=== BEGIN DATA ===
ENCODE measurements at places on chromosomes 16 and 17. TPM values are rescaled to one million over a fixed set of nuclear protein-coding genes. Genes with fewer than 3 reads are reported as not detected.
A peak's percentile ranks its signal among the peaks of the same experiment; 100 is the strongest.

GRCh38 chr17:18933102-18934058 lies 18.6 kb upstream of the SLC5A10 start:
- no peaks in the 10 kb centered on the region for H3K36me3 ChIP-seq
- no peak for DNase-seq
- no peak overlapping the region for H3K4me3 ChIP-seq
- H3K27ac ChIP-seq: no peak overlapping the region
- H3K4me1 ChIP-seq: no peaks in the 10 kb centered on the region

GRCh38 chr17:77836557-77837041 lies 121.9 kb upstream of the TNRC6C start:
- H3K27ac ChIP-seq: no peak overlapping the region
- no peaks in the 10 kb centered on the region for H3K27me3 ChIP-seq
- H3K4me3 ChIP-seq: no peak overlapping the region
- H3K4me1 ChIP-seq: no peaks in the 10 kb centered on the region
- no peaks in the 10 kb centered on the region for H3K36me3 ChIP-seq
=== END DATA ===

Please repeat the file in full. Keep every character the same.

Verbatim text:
ENCODE measurements at places on chromosomes 16 and 17. TPM values are rescaled to one million over a fixed set of nuclear protein-coding genes. Genes with fewer than 3 reads are reported as not detected.
A peak's percentile ranks its signal among the peaks of the same experiment; 100 is the strongest.

GRCh38 chr17:18933102-18934058 lies 18.6 kb upstream of the SLC5A10 start:
- no peaks in the 10 kb centered on the region for H3K36me3 ChIP-seq
- no peak for DNase-seq
- no peak overlapping the region for H3K4me3 ChIP-seq
- H3K27ac ChIP-seq: no peak overlapping the region
- H3K4me1 ChIP-seq: no peaks in the 10 kb centered on the region

GRCh38 chr17:77836557-77837041 lies 121.9 kb upstream of the TNRC6C start:
- H3K27ac ChIP-seq: no peak overlapping the region
- no peaks in the 10 kb centered on the region for H3K27me3 ChIP-seq
- H3K4me3 ChIP-seq: no peak overlapping the region
- H3K4me1 ChIP-seq: no peaks in the 10 kb centered on the region
- no peaks in the 10 kb centered on the region for H3K36me3 ChIP-seq